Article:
Idaho has dropped one spot since 1999 and four spots since 2002, and now stands at #24, in a regular survey of how well prepared states are for the “New Economy.”
The “New Economy” is defined as “a global, entrepreneurial and knowledge-based economy in which the keys to success lie in the extent to which knowledge, technology, and innovation are embedded in products and services,” in the 2007 State New Economy Index, produced jointly by The Information Technology and Innovation Foundation and the Kauffman Foundation, released last week.
While Idaho did score strongly in some areas, many of these are on a per-capita basis, which reflects Idaho’s low population, or per share of total worker earnings, which reflects Idaho’s low salaries.
In comparison, some neighboring states such as Utah (#12) and Oregon (#17) did better than Idaho, while others such as Montana (#42 ) and Wyoming (#43) did worse. Utah increased its rank by four points since 2002, after dropping since 1999; all the other states have decreased their rankings since 2002.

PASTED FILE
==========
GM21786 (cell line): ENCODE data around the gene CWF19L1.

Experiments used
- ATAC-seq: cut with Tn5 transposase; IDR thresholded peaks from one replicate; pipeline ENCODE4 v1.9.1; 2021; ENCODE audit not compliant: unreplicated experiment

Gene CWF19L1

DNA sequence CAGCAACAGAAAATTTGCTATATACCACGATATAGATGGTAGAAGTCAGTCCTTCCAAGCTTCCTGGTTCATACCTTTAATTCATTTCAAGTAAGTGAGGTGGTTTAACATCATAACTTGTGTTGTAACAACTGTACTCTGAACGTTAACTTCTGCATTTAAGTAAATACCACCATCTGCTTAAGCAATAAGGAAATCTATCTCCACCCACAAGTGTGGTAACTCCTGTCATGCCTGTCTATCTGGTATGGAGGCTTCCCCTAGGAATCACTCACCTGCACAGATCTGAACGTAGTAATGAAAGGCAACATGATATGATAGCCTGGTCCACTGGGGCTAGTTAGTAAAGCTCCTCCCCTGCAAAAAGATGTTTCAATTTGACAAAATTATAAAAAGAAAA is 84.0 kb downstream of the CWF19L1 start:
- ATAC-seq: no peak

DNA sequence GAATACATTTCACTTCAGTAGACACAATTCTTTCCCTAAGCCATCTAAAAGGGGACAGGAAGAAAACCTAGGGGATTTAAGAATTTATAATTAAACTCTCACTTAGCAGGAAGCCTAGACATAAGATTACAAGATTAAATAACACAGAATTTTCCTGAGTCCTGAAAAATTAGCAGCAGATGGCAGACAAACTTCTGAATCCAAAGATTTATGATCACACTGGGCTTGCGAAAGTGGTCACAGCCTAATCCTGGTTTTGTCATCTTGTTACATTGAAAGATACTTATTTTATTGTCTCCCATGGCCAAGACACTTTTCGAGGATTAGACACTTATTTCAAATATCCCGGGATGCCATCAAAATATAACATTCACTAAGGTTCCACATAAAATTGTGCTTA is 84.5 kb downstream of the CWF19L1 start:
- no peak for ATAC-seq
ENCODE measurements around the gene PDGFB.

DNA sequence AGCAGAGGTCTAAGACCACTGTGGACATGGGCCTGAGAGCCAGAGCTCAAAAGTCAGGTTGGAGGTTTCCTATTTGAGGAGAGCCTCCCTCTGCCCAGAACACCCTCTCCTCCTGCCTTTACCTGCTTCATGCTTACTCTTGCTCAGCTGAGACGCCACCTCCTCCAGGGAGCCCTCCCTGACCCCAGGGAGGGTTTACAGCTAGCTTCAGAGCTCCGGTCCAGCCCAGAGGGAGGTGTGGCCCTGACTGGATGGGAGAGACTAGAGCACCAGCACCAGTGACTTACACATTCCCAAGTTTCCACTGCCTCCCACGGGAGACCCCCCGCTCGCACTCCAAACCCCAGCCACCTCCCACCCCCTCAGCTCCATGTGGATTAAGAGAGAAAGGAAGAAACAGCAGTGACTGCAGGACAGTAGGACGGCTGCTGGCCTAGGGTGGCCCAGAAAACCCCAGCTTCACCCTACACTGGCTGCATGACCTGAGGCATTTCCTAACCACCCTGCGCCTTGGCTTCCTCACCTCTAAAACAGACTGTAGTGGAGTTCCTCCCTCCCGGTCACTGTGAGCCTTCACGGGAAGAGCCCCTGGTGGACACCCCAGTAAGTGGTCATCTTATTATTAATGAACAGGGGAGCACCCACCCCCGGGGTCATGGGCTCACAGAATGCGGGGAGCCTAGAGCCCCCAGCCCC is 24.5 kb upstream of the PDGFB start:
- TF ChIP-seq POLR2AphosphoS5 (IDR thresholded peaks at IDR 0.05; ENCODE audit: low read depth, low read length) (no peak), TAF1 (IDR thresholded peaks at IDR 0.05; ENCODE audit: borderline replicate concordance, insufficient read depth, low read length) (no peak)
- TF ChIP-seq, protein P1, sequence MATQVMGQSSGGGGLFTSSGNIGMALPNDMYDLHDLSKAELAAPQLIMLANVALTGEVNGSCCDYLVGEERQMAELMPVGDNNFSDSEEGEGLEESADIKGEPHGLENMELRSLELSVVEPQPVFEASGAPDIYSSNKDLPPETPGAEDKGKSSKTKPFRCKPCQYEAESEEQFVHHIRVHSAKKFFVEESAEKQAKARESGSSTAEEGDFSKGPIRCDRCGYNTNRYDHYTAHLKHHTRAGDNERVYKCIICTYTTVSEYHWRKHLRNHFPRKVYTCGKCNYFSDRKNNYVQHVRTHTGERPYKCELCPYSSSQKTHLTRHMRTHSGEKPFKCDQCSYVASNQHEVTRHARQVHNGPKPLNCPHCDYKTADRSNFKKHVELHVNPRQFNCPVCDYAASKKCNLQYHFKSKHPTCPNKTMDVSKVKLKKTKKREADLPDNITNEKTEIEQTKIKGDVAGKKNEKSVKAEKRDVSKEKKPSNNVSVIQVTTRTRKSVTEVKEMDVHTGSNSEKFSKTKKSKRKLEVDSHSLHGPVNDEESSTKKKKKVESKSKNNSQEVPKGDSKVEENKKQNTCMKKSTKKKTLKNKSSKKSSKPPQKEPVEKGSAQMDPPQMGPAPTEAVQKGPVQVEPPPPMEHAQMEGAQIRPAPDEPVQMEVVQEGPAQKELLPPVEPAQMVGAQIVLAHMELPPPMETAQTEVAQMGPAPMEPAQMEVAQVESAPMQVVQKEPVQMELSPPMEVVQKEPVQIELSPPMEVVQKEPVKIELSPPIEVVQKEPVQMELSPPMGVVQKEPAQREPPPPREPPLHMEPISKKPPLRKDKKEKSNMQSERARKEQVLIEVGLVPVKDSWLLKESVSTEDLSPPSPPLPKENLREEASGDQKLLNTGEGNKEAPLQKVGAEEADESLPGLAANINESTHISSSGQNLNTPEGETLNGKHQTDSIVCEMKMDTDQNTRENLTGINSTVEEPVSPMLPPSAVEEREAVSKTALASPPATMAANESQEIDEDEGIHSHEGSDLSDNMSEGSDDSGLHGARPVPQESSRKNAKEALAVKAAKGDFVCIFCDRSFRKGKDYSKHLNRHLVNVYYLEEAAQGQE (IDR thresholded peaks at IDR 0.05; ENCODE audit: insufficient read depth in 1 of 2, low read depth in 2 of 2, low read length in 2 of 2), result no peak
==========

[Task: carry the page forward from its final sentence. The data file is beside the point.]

Idaho scored particularly low in areas such as immigration of knowledge workers (#45), foreign direct investment (#47), package exports (#42), “gazelle jobs” or jobs in firms with annual sales revenue that has grown 20 percent or more for four straight years as a share of total employment (#41), and particularly in manufacturing value-added, where Idaho scored dead last (#50). Idaho did score well in the dubious category of “job churning” or “The number of new start-ups and business failures, combined, as a share of the total firms in each state” (#6) as well as fastest-growing firms (#20). Out of major 12 categories, Idaho scored in the bottom 10 five times, and in the top 10 only once and in the top 20 only twice. For the remaining five scored, Idaho was in the 30s three times and in the 20s twice.